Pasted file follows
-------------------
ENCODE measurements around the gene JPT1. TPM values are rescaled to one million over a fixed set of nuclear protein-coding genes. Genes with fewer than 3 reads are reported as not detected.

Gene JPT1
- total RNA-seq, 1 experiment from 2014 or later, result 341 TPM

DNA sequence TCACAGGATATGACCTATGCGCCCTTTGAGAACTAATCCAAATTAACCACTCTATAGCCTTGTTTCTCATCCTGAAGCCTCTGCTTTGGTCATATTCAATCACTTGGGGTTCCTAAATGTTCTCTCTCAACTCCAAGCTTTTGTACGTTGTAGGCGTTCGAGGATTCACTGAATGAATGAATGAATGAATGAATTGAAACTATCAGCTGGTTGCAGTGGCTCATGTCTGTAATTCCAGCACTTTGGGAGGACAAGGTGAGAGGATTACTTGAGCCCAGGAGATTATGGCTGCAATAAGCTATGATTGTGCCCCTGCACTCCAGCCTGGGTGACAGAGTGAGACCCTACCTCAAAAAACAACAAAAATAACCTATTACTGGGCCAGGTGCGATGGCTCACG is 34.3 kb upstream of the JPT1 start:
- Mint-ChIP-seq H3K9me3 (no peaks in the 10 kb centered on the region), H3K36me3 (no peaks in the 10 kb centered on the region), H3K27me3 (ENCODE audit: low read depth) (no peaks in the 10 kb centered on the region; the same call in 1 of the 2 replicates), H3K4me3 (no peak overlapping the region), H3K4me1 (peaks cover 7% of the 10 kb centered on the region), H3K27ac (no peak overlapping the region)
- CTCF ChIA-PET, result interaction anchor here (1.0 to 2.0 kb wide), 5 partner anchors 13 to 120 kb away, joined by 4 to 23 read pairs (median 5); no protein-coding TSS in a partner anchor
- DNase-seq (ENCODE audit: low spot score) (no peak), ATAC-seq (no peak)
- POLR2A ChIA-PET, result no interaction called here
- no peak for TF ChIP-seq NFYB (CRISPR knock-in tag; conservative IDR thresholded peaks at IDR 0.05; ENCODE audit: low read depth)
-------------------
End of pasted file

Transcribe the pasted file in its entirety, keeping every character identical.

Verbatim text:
ENCODE measurements around the gene JPT1. TPM values are rescaled to one million over a fixed set of nuclear protein-coding genes. Genes with fewer than 3 reads are reported as not detected.

Gene JPT1
- total RNA-seq, 1 experiment from 2014 or later, result 341 TPM

DNA sequence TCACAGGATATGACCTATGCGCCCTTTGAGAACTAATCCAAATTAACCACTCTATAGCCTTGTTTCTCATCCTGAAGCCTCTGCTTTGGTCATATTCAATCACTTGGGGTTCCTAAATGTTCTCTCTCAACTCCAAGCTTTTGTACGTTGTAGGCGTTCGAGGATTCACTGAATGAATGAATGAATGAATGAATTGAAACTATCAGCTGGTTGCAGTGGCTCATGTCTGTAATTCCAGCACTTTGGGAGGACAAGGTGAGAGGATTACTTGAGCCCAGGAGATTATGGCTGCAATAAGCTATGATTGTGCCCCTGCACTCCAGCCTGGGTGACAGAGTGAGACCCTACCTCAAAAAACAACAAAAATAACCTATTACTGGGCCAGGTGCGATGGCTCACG is 34.3 kb upstream of the JPT1 start:
- Mint-ChIP-seq H3K9me3 (no peaks in the 10 kb centered on the region), H3K36me3 (no peaks in the 10 kb centered on the region), H3K27me3 (ENCODE audit: low read depth) (no peaks in the 10 kb centered on the region; the same call in 1 of the 2 replicates), H3K4me3 (no peak overlapping the region), H3K4me1 (peaks cover 7% of the 10 kb centered on the region), H3K27ac (no peak overlapping the region)
- CTCF ChIA-PET, result interaction anchor here (1.0 to 2.0 kb wide), 5 partner anchors 13 to 120 kb away, joined by 4 to 23 read pairs (median 5); no protein-coding TSS in a partner anchor
- DNase-seq (ENCODE audit: low spot score) (no peak), ATAC-seq (no peak)
- POLR2A ChIA-PET, result no interaction called here
- no peak for TF ChIP-seq NFYB (CRISPR knock-in tag; conservative IDR thresholded peaks at IDR 0.05; ENCODE audit: low read depth)